Thursday, June 20, 2019

Out with the Old and In With the New

It's been a while since my last post but unfortunately as usual work and other projects have got in the way of radio. Suffice to say conditions have not been good and the only stations I have been hearing lately are the Europeans and some Russians but otherwise fairly quiet. The delta loop antenna has been useful as it has a quiet receive but as I have said conditions have been very bad.

I have a new transceiver an FTDX5000MP . I saw it on eBay and the seller was asking a fair amount of money for it, but mentioned at the end of his description that if it was the right radio he would also be interested in a part exchange.



I wrote to him asking if he'd be interested in my FTDX9000MP, as I have decided after having the stroke it is now too big an heavy for what I need. Although a fabulous transceiver which normally I wouldn't part with, I feel now the time is right. It's such a heavy beast and takes up half the radio room! 

The seller, a chap from Wales was interested in the 9000 and asked for pics which I duly sent. In the evening he was round at my house having travelled the 110 miles to get to me in the late afternoon, I think he was keen!

His FTDX5000MP was mint having still got the plastic covers over the screens. After a cup of tea and some chatting we did the swap and within an hour he was on his way home with his 9000 and I was happy with my new 5000, all was done and dusted by supper!

The FTDX5000MP is a very nice rig and the size compared to the 9000 is much better for me. Should the need arise I will look for an amp but at the moment I;'m perfectly happy with the 200W. It also has the Station Monitor SM-5000 which incorporates the speakers which is a nice touch.

I will have a play and then do a full write up, but initial reports are good and this seems like an excellent radio. I will miss the FTDX9000MP but I've had some good time with it and now is the time to move on.

Farewell My Sweet!

Thursday, February 7, 2019

The M0PLK Delta Loop Antenna

So at last the weather has turned for the better and I have been assembling the M0PLK Delta Loop which came from Poland. I’m amazed at the quality of various parts that make up the antenna, you don’t get this sort of quality with other local commercial antennas.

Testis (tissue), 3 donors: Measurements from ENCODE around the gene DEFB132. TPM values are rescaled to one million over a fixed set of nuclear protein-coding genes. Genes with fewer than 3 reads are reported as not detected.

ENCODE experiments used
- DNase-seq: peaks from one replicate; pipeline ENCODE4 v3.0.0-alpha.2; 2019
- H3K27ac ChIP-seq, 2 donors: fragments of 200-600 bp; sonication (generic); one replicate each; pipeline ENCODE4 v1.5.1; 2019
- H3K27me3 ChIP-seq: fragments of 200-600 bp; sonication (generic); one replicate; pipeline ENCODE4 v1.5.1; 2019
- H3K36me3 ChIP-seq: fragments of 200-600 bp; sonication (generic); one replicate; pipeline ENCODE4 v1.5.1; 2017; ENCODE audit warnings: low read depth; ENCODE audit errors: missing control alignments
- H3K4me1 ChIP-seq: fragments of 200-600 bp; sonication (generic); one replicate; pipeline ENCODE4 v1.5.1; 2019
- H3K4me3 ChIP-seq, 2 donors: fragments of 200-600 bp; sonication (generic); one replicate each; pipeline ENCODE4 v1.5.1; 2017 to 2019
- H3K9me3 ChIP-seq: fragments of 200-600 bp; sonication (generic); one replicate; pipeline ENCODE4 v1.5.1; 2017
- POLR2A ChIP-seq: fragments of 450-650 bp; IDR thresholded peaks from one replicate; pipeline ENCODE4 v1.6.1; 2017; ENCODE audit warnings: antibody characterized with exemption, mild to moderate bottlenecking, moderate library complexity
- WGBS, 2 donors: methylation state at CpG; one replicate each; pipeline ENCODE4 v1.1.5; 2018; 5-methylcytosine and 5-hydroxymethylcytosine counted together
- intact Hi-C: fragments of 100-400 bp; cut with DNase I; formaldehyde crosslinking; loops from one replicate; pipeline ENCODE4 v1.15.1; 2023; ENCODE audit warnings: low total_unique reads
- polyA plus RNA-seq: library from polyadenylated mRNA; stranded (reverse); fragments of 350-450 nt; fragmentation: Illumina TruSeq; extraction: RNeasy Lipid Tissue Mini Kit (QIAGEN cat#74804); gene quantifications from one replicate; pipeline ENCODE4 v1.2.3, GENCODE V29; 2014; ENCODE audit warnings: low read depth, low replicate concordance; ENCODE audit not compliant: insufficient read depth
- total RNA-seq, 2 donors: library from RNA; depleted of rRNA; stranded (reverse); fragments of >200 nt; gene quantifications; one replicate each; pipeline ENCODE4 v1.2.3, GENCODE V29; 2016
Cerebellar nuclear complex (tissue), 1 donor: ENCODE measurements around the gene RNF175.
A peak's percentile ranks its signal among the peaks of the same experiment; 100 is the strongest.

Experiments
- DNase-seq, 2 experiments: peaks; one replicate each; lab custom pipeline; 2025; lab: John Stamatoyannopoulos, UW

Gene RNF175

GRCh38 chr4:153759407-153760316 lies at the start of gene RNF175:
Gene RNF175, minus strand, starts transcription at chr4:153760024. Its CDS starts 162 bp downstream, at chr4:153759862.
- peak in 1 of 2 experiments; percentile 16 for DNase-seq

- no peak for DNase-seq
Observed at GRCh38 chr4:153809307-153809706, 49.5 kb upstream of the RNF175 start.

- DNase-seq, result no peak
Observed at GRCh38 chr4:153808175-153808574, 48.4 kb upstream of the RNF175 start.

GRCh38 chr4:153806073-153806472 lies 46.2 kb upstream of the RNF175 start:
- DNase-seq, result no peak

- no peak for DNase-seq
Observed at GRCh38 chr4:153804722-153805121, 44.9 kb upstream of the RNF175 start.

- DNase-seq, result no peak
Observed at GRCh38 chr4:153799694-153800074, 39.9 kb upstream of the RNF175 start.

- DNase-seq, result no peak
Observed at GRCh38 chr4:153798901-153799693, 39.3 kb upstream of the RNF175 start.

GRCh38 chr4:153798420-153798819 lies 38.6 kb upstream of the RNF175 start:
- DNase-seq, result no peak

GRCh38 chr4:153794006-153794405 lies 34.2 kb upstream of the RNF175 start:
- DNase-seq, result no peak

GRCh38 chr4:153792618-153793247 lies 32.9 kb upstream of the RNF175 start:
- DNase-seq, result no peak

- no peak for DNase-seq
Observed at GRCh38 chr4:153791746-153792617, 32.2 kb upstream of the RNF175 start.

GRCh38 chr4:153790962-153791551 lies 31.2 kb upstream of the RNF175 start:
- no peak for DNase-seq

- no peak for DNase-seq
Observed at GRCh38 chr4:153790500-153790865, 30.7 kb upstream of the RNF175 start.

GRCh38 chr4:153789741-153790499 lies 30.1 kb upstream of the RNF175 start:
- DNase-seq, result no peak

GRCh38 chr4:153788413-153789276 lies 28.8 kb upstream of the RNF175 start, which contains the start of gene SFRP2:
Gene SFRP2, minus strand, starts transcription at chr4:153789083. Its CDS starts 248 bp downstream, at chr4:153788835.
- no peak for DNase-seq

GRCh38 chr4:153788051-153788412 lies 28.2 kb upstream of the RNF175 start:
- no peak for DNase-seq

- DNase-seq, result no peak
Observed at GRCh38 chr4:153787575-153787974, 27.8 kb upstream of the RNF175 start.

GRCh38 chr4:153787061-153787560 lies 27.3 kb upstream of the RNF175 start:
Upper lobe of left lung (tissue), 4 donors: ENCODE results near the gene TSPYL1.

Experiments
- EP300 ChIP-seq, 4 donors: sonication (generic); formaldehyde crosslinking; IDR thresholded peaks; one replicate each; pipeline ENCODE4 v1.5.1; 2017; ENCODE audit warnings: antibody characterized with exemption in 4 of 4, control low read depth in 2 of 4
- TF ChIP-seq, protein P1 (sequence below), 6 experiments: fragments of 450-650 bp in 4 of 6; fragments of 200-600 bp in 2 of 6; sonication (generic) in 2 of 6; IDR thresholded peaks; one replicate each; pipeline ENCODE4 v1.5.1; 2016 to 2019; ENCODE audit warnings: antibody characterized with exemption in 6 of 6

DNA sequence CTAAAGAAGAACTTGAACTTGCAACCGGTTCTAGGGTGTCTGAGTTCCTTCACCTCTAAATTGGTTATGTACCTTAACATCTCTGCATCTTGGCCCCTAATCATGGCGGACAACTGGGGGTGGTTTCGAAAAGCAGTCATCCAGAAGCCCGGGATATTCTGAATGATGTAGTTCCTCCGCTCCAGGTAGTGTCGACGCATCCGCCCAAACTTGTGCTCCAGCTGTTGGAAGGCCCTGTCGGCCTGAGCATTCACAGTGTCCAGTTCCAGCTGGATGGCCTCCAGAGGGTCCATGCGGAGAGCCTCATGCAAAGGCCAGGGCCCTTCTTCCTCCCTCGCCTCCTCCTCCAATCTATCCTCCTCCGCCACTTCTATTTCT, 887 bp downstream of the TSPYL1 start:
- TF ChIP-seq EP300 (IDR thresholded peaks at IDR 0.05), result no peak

To start I had to make up the ladder line, I tried to follow the instructions which I managed to find on the website, but of course it was in Polish which was no  help to me. Instead I followed the pictures and I'm pretty certain all was OK, but for peace of mind I did a google translation at the end of the build just to be sure!



Each upright side of the Delta Loop is made from  aluminium tubular extendable poles and the cross section is 12 gauge wire, which is the same for the ladder line, nice and strong. There are excellent plastic connectors for the ladder line, 7 in total which are fairly easy to assemble.



Connecting the cross wire is again fairly easy, it has a couple of wire clamps with the wire circled over the top of the aluminium tubes and then clamped to fix it in position. The centre piece connects the two wires together with the ladder line. The bottom of each aluminium tube is connected by a single wire. The two aluminium poles are then clamped on a vee shaped piece of aluminium by six larger clamps.



The vee already has the balun attached to the aluminium plate, so it’s just a matter of fixing the ladder line to each side of the balun.



The pole are then extended and you add some jubilee clamps to each pole extension. Hay presto, the antenna is then completed!

I should have it assembled and up on its new 5 metre scaffold pole by the end of the week, subject to my work of course! I'll do another blog to see how it actually behaves when in use.
It will be interesting to compare with the homebrew, but I suspect "compare" will be a bit far fetched, but well see. The home brew has had a replacement fibre glass pole added as the one that was damaged was too far gone to repair.

Good news, I managed to assemble the antenna over Saturday and so far without serious testing it's sounding and looking pretty good. Certainly it knocks spots off the homebrew for receiving and transmitting. I did do a very quick comparison with the Hustler and initial results were pretty good.